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Bible passage: Daniel 2
Background: The book of Daniel is set in Babylon, a hostile territory where Daniel and other faithful Jews lived in exile during the 6th Century BC. History isn’t the point of Daniel, however, his extraordinary stories are about being faithful to God in a dangerous world in which unpredictable leaders appear to have all the power.
As children arrive, chat about dreams. Who remembers theirs? Does anyone have any strange or scary dreams they’d like to share? Wonder together about whether dreams mean anything.
You will need: paper; pens; some pictures of weird animals (eg a platypus or seahorse)
Put the children in pairs. Give one child a picture of a creature, and give their partner a pen and paper. The first child’s job is to communicate to their partner what the creature is without naming it. First, try mind-reading! Then describe it carefully. Their partner should draw the mystery creature according to the description. When the drawing is finished, can it be identified? Compare the drawings with the originals.
You will need: A4 paper; long sheets of lining paper; pens; one even longer, double-width sheet of lining paper; a rubber band
Before the session, draw a mountain on the double-width sheet of lining paper. Scrunch this up into a ball and secure it with a rubber band. Tell this story:
Once there was a horrible king in Babylon called Nebuchadnezzar. He was so horrible that he’d probably chop your head off just for saying his name incorrectly! What was his name again? Ask children to repeat the name and see who would survive!
One night, King Nebuchadnezzar had a terrible dream. He shook and shouted for all his wise men. “Explain my dream!” demanded the king.
“Yes, your majesty,” grovelled the wise men. “Tell us your dream and we will explain it.”
“Oh no,” said the king, “that would be far too easy. You’ve got to guess! Go on – tell me what I dreamt!” So the wise men all tried to read the king’s mind. Ask children to draw their own guesses on A4 paper. What dream might have scared the king? Then share your ideas and discuss their variety!
“No!” shouted the king. “None of you have got it. I’m going to kill you all!”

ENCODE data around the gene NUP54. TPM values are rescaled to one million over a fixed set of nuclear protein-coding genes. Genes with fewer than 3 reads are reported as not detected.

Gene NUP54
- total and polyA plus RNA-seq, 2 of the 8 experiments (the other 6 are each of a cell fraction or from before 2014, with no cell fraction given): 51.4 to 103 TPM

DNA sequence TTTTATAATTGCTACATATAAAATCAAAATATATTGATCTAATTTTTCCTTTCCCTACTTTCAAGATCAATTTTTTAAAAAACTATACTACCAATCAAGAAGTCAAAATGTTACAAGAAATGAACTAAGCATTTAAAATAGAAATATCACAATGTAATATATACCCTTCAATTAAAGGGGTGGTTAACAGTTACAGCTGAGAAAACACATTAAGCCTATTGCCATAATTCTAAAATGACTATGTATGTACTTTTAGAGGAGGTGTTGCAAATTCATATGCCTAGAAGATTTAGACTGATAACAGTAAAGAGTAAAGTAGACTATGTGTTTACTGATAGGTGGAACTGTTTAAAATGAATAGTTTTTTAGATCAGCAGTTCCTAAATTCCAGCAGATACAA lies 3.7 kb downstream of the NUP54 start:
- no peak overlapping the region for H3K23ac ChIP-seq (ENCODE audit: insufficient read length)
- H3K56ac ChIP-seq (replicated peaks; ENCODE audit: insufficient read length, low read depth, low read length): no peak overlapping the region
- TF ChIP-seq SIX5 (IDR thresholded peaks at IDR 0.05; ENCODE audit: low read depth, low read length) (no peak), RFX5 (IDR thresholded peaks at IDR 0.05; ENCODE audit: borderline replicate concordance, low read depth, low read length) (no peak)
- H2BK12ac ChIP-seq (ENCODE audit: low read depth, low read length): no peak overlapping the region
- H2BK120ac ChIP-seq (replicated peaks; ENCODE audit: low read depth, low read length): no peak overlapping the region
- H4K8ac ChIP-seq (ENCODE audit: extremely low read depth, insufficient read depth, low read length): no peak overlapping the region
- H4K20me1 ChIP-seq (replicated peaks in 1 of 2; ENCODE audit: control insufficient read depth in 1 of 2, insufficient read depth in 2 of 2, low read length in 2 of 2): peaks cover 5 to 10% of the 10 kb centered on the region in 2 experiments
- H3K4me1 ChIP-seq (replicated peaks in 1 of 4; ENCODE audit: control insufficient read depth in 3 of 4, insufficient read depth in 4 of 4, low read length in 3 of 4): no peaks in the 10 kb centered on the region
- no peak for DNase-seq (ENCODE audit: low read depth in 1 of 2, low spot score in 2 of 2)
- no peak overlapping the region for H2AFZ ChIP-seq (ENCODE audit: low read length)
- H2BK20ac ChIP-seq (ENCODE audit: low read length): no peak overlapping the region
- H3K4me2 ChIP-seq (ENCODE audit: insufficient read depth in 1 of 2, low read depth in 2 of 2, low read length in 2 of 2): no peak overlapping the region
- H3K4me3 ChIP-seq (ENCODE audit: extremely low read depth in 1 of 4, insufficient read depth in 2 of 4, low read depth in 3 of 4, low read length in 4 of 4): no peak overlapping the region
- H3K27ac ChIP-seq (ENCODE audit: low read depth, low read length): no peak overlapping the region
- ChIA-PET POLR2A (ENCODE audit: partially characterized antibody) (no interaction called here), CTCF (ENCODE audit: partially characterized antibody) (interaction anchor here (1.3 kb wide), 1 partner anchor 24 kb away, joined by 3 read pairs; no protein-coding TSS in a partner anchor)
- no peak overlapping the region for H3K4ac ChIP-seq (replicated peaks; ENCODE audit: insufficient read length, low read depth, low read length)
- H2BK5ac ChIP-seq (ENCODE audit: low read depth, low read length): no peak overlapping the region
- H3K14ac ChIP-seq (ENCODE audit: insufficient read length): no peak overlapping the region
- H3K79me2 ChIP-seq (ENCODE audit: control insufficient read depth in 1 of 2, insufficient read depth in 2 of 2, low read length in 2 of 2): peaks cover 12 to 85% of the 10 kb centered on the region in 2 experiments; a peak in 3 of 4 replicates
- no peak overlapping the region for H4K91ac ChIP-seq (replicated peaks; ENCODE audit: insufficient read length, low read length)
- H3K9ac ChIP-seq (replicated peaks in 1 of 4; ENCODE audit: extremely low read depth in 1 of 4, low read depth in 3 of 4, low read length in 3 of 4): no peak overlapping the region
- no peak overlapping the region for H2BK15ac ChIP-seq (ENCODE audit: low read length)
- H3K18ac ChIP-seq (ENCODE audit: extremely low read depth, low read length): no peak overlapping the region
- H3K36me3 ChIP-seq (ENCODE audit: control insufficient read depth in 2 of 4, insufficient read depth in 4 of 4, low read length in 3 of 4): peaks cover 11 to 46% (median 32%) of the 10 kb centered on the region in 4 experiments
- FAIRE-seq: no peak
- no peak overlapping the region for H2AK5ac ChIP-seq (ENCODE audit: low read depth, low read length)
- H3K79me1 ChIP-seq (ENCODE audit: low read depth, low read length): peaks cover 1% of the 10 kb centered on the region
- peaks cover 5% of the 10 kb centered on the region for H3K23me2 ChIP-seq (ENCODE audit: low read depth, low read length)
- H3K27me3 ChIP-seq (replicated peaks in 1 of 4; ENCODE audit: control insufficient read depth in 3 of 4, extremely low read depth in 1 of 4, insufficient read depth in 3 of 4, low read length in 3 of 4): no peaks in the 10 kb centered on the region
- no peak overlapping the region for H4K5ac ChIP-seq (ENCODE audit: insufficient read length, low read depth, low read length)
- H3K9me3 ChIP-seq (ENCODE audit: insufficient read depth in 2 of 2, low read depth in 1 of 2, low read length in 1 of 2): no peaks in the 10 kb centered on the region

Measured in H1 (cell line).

So the king’s executioner rounded up all the wise men in Babylon. He woke up the wisest man of all, whose name was Daniel. Daniel and his three friends were faithful to God, but they were stuck in Babylon, far from home and forced to work for Nebuchadnezzar. Daniel said: “Wait! If the king will give me time I’ll explain his dream.”
Daniel and his three friends prayed all night long. They asked God, who is more powerful than any king, to show Daniel the dream and its meaning.
The next morning, Daniel said to the king: “None of us knows the answer, but God knows everything and he showed me that you dreamt about a gigantic statue!” Describe the statue and invite the children to draw the head at the top of their lining paper sheet, then fold it over and pass it on for the next stage of the drawing, like a game of consequences: a golden head, chest and arms of silver, bronze belly and thighs, iron shins and feet of iron and clay. When you have finished, unfold each drawing and admire the results. Ask a volunteer to hold up their statue.
Suddenly, a small stone smacked into the statue’s feet, smashing them to bits. Ask another volunteer to throw the ‘stone’ (the screwed-up ball of paper) at the statue and topple it.
With a terrifying groan, the statue crashed to the ground and turned to dust, but the stone that broke the statue grew into the biggest mountain the world has ever seen. Open out the ‘stone’ to reveal a mountain that blots out the fallen statue.
Daniel said: “This dream shows the future. God gave you your power, oh king, as great as gold. After yours, there will be one kingdom after another until God’s kingdom takes over. It may start off small, but it will rule the world and last for ever.”
“Wow!” said Nebuchadnezzar. “This God of yours is the greatest!” He rewarded Daniel and his friends with the best jobs in Babylon.
Chat about the Bible story using these questions.
Try to involve all the children in the discussion:
- What was your favourite part of the story?
- Did the dream of the statue and the stone remind you of anything?
- Why do you think this dream scared Nebuchadnezzar?
- What will it be like when God’s kingdom rules the world?
- What questions would you like to ask Daniel about this story?
You will need: stars cut out of gold card (about 8cm wide); permanent markers
Explain that when Daniel saw and understood the king’s dream he was able to do something amazing that no one else could do. He explained that he wasn’t especially clever or wise: God had shown him the dream and its meaning. Daniel gave God the glory for the things he was good at.
On the gold stars, invite children to write or draw things they are good at. Explain that these gifts are not just limited to talents such as music or football; some people are good at understanding other people’s feelings or never giving up. Help each other by suggesting things others are good at. Chat about where these gifts come from. Do our talents belong to us? How do we use them? How can we give God the glory?
Take the children outside or, if the weather is bad, gather around an open doorway. Invite them to look at God’s world and find something that makes them say “Wow!” Natural, man-made, tiny or huge; anything from a daisy to a skyscraper could be an object of wonder.
Say: “God, the world reflects your glory. We praise you! Wow!” Then name something you have noticed.
Invite the children to take turns saying “Wow!” and noticing things. End by saying “Amen” together.
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